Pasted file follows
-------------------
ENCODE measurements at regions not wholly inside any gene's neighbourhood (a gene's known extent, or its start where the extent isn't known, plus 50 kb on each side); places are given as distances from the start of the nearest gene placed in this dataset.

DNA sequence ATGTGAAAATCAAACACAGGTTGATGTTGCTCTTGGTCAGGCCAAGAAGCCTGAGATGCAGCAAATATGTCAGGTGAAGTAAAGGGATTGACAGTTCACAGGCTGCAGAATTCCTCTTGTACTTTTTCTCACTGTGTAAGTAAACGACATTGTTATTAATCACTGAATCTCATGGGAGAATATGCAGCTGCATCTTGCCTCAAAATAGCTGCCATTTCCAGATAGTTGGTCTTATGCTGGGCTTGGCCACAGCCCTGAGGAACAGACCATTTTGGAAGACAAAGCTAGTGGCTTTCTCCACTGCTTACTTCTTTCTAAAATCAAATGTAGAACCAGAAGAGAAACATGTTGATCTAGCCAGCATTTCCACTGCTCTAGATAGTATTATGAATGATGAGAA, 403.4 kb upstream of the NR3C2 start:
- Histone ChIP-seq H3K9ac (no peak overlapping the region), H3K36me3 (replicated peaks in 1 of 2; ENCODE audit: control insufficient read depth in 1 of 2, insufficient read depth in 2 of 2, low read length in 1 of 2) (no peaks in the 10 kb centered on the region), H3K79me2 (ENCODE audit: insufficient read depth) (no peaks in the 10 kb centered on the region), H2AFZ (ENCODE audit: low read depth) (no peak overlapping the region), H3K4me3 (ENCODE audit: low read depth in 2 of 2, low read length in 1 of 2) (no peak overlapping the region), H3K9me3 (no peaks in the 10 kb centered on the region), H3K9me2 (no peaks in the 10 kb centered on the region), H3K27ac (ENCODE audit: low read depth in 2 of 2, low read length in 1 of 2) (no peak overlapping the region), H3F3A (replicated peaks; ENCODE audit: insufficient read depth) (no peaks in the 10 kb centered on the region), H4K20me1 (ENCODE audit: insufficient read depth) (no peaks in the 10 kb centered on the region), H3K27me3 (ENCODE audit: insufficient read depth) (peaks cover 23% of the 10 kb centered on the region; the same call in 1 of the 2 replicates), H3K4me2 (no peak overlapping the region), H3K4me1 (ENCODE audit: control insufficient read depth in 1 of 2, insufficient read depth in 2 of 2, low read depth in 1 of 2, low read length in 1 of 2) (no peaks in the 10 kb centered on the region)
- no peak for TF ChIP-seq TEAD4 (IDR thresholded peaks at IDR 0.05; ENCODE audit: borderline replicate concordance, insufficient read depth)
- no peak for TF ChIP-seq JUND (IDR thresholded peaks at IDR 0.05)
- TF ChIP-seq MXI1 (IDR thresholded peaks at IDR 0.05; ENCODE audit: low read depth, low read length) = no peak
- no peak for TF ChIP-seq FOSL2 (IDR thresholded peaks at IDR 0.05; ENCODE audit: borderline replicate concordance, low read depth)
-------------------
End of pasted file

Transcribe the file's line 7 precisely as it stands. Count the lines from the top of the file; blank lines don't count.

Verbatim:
- no peak for TF ChIP-seq FOSL2 (IDR thresholded peaks at IDR 0.05; ENCODE audit: borderline replicate concordance, low read depth)